Main Article Content
Purpose: To evaluate the effect of executive training program on cognitive functions in patients with minor stroke.
Design: Experimental design.
Method: Minor stroke subjects were stratified by age, and then simple random sampling into the experimental and control groups. Twenty-seven patients in the experimental group received standard nursing care and the executive training program with eight tasks while 29 patients in the control group received standard nursing care and diary recording. The duration of study was four weeks. The instruments for data collection included demographics record form, case record form, and Montreal Cognitive Assessment. Data were analyzed using descriptive statistics, chi-square test, Fisher exact test, t-test, and ANCOVA.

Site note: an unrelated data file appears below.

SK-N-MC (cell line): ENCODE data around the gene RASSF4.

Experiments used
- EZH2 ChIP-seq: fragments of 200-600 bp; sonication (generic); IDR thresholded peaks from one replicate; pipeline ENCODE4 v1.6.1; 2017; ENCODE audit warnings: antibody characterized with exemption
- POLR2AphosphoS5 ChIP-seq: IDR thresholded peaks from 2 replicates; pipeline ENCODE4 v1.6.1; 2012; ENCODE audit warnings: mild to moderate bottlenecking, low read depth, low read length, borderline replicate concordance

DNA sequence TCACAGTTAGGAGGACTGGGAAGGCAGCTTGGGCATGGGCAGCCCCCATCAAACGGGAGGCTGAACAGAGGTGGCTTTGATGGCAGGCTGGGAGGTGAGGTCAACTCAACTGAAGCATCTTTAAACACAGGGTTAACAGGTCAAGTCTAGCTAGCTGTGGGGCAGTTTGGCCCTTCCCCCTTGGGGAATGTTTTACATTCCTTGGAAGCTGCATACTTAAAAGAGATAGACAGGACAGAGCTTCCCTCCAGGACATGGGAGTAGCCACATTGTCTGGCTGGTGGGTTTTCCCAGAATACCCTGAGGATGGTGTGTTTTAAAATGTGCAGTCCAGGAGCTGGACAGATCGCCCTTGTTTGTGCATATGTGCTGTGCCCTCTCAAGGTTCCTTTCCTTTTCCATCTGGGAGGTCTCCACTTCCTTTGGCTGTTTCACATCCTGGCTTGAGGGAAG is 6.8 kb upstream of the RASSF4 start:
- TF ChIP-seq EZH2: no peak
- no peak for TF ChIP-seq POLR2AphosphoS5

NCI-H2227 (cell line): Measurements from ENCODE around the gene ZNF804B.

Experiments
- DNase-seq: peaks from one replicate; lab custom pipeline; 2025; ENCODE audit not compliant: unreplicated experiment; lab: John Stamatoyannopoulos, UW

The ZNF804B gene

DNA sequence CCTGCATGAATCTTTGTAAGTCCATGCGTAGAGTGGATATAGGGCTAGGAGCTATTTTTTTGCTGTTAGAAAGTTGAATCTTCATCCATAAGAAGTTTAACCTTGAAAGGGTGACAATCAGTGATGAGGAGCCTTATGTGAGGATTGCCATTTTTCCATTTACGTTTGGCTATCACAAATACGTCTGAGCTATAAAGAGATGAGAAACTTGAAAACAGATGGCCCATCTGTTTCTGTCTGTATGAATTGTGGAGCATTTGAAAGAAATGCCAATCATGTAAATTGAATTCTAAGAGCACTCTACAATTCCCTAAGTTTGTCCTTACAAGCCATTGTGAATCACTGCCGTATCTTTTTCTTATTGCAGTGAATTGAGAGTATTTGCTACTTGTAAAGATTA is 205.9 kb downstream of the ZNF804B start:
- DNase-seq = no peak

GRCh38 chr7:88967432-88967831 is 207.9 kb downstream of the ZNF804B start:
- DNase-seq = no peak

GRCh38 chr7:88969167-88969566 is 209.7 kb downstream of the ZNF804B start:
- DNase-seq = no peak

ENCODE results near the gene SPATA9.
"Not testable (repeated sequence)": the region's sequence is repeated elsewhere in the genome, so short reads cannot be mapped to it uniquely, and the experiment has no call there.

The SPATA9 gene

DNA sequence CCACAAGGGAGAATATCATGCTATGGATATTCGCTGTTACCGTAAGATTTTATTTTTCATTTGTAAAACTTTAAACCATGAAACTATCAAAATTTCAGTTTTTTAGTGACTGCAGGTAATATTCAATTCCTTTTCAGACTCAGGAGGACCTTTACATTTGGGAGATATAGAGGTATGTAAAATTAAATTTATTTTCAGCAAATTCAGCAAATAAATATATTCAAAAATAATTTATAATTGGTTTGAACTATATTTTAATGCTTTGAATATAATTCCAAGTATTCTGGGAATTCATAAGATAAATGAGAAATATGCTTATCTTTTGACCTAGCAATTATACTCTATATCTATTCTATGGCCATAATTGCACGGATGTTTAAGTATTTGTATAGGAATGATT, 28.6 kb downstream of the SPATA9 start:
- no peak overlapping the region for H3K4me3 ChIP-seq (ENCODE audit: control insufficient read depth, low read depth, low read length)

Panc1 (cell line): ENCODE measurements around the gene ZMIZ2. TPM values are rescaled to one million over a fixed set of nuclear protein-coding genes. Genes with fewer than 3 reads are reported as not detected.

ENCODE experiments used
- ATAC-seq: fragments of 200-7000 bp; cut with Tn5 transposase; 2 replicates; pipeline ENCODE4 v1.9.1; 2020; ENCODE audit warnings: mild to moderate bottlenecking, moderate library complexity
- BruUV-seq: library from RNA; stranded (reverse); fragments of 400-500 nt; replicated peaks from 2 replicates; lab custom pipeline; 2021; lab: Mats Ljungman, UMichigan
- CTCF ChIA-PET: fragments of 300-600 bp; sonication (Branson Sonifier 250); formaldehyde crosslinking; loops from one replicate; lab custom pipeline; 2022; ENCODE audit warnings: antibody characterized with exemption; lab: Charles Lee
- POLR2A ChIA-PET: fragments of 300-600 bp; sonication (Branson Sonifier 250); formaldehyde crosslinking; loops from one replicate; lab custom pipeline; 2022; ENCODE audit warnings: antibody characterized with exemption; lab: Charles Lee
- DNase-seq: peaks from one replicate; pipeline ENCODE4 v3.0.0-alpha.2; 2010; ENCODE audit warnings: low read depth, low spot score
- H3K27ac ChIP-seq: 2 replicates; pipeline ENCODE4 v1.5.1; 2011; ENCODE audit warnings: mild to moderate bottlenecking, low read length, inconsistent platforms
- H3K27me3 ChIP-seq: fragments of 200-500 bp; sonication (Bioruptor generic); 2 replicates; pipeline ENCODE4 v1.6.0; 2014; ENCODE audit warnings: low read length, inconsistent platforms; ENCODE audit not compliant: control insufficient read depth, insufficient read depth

Main findings: Compared to the control group, the experimental group had significantly higher levels of cognitive function (p < .05). Post-intervention, the experimental group had significantly higher levels of cognitive function than pre-intervention (p < .05). Level of cognitive function after receiving intervention in the experimental group was significantly higher than that before the intervention. However, the significant better cognitive function was also found in the control group.
Conclusion and recommendations: The executive training program developed by the researchers could improve cognitive functions in patients with minor stroke. Nurses should implement the executive training program in their nursing practice for minor stroke patients to improve cognitive functions and reduce the cognitive decline that can occur after minor stroke.
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